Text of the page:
COILLE BHROCHAIN COTTAGE (Ref:6045)
This building is in the Perth And Kinross Council and the
Blair Atholl Parish.
It is a category C building and was listed on 05/10/1971.
Group Items: N/A,
Group Cat: N/A,
Map Ref: NN 91222 60912.
Possibly late 18th to early 19th century. Picturesque, cottage orné style single storey and attic, 3-bay cottage with flanking piended single storey wings. Originally part of Bonskeid Estate, with thatched roof and rounded eyelid dormerheads converted to timber gablets over roundheaded windows when altered to slate roof. Decoratively astragalled windows, rustic poles to small open porch. Roughly squared and coursed granite and sandstone rubble with roughly squared granite quoins and margins.FURTHER DESCRIPTION: symmetrical entrance elevation to SE comprising part-glazed timber door to centre, square-headed windows in flanking bays and 3 roundheaded windows above breaking eaves into timber-pedimented dormerheads. Lower flanking wings with later square-headed window to right and roundheaded window to returns at NE and SW.Horizontal 8-pane glazing pattern in timber sash and case windows, mostly with horns, roundheaded windows with decorative simple Y-traceried astragals. Grey Scottish slates, except to (slated) lower part of rear roof. Coped ashlar gablehead stacks with polygonal cans. Plain bargeboarding.INTERIOR: modernised. Some moulded cornices, cast iron horseshoe fireplaces with plain granite and timber surrounds, and 4-panelled timber doors.
Possibly dating from the late 18th to early 19th century, Coille Bhrochain Cottage is sited on raised ground now surrounded by mature trees. It would originally have commanded fine views over the River Garry. Appearing on the 1st edition Ordnance Survey map as Killyvrochan Cottage, it is a good example of estate architecture. Despite the loss of its thatched roof during the latter part of the 20th century it retains much of its picturesque charm. The distinctive glazing pattern is of particular note. The cottage is well-proportioned with good sized rooms and is thought to have been built as accommodation for visitors to Bonskeid House.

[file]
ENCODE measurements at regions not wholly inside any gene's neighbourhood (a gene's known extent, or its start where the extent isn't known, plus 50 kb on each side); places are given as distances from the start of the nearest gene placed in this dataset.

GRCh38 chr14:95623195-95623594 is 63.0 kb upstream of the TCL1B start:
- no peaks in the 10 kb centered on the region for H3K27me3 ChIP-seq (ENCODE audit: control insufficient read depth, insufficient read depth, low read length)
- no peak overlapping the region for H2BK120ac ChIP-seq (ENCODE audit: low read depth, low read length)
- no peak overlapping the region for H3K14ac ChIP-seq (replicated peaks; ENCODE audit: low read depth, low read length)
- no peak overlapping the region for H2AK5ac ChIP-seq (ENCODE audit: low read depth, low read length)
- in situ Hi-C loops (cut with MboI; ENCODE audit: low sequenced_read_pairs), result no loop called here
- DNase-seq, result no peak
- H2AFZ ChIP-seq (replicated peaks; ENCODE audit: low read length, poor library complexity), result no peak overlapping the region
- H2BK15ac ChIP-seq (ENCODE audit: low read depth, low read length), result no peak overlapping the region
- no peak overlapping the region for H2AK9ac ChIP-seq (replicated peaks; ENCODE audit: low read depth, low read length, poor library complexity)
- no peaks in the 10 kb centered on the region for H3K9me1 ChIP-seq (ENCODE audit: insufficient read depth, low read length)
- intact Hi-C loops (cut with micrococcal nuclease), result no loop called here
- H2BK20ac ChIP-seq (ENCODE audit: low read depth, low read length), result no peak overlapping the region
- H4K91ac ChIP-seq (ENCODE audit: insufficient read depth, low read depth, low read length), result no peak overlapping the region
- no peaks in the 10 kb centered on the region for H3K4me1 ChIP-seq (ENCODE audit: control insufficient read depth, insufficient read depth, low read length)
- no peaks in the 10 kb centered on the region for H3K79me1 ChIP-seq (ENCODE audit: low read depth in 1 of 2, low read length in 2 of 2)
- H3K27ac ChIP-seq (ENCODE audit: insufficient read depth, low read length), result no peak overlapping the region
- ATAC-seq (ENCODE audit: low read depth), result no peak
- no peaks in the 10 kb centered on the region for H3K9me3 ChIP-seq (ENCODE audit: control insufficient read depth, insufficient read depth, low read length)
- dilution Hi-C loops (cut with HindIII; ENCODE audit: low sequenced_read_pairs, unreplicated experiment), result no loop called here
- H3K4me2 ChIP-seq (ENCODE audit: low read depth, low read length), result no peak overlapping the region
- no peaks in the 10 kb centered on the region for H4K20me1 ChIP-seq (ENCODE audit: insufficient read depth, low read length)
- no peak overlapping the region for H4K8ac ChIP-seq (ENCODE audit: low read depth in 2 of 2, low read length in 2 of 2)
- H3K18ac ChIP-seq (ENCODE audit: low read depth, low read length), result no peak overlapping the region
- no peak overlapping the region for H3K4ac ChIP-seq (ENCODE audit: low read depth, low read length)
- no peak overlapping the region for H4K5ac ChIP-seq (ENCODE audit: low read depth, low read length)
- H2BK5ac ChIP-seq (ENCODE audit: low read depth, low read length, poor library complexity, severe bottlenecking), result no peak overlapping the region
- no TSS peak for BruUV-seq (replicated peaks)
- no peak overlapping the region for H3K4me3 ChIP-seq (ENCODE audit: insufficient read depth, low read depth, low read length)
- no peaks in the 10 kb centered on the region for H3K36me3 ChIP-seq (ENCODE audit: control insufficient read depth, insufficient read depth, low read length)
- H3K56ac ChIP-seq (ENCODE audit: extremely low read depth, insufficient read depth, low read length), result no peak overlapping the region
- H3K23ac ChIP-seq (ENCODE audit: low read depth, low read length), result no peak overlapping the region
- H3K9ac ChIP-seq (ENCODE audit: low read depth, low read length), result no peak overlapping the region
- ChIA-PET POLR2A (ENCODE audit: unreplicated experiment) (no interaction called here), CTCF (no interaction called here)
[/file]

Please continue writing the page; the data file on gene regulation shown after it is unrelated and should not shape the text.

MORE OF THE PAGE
Alexander Stewart, heir of the Bonskeid Estate, retained a room at nearby Old Coillebhrochain, now ruinous, as Bonskeid House had been destroyed by fire earlier in the 18th century. Alexander worked as a doctor at Dunkeld and in 1796 leased the lands of Bonskeid to Lady Bath and her husband Sir James Pulteney. Around that time building began on stables and a coach house on the site of Bonskeid and Lady Bath is reported to have lived `in a tent near Coillebhrochain till she unexpectedly died'. It is perhaps a reasonable assumption that the `tent' may have been the thatched cottage orné, but no proof of this has been found during current (2007) research. The current Bonskeid House, designed by Andrew Heiton, dates from 1881.
The name Coillebhrochain translates from the Gaelic as `wood of the brose', indicative of the legend that Robert the Bruce was given refuge here in 1306 after his defeat at the battle of Methven when he is said to have eaten Athol Brose.
List description revised June 2007.
1st edition Ordnance Survey Map (1859-64). Colin Liddell Pitlochry Heritage of a Highland District (1993), p46. John Gifford The Buildings of Scotland, Perth and Kinross (2007), p236. www.plural.freeuk.com/bonskeid/history.html.
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